September 27, 2021

Reconsidering what it means to be Pro-life in America

Scot Loyd

For over a decade, the United States of America was a dry nation. The Volstead Act was a nationwide constitutional ban on alcohol in all its forms, and while statistically, the consumption of alcohol did drop, it may be argued that wholistically the prohibition did more harm than good. Most certainly, the consumption of alcohol did not cease; it continued in ways that perpetuated crime, poverty, and pain. Prohibition is an example of pietistic intentions run amok.

The ambitious Texas abortion law known as the Texas Heartbeat Act, has me, like many Americans, reexamining the divisive issue of legalized abortion in our nation. The law reads in part, “a physician may not knowingly perform or induce an abortion on a pregnant woman if the physician detected a fetal heartbeat for the unborn child.” Further, the law incentivizes citizens to bring a civil action against those who would violate the provisions of this law awarding, according to the law, “statutory damages in an amount of not less than $10,000 for each abortion that the defendant performed or induced in violation of this chapter that the defendant aided or abetted.” The Biden administration is suing the state of Texas to halt the abortion law, although the Supreme Court has already ruled in a 5-4 decision not to prevent its legality. It remains to be seen if these challenges will result in a revisiting or even a reversal of the landmark ruling Roe v. Wade legalizing abortion in 1973.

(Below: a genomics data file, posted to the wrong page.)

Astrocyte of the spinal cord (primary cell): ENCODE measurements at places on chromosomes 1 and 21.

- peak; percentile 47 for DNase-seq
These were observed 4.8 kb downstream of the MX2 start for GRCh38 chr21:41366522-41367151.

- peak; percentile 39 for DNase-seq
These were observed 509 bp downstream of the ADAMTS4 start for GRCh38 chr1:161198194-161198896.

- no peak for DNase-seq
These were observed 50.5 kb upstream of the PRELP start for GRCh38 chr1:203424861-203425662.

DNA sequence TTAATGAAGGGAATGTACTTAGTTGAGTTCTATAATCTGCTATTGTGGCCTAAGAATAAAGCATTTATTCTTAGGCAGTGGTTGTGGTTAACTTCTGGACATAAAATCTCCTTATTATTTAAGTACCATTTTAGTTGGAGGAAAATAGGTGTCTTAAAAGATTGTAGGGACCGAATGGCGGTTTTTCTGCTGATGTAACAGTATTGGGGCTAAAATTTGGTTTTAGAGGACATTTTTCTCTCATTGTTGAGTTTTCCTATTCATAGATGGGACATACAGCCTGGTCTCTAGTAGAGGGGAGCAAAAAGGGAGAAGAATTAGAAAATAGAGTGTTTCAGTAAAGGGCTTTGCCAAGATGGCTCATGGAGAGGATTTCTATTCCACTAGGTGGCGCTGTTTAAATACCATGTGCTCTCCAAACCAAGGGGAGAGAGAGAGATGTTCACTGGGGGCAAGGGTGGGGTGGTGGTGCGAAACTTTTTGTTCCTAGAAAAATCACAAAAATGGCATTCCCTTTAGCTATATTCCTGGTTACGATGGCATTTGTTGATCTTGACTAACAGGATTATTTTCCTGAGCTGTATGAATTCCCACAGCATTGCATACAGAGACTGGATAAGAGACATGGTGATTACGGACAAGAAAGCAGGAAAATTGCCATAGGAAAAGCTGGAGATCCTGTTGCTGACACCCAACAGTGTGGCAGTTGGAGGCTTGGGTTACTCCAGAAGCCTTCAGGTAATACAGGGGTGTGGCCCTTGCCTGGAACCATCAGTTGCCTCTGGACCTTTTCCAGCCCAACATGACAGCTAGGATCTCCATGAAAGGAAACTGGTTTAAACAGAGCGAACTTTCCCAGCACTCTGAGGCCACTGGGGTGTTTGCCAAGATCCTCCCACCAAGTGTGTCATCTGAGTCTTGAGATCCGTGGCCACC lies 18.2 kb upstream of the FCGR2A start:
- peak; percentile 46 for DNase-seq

Although I would describe myself as pro-life, I’m increasingly redefining what it means to be so amid such legislated vitriol as expressed in the Texas law—a law without any exemptions for rape or incest. The long and complicated story of how the unborn became a stock constituency of Republican evangelicalism is well documented, and I’ve long thought that the mantra of “Pro-life!” devolves into an act of ventriloquism, where acolytes speak and even vote in proxy for the unborn to guilt those who sincerely value life into voting for candidates and policies that in many respects serve to oppress many lives outside the womb.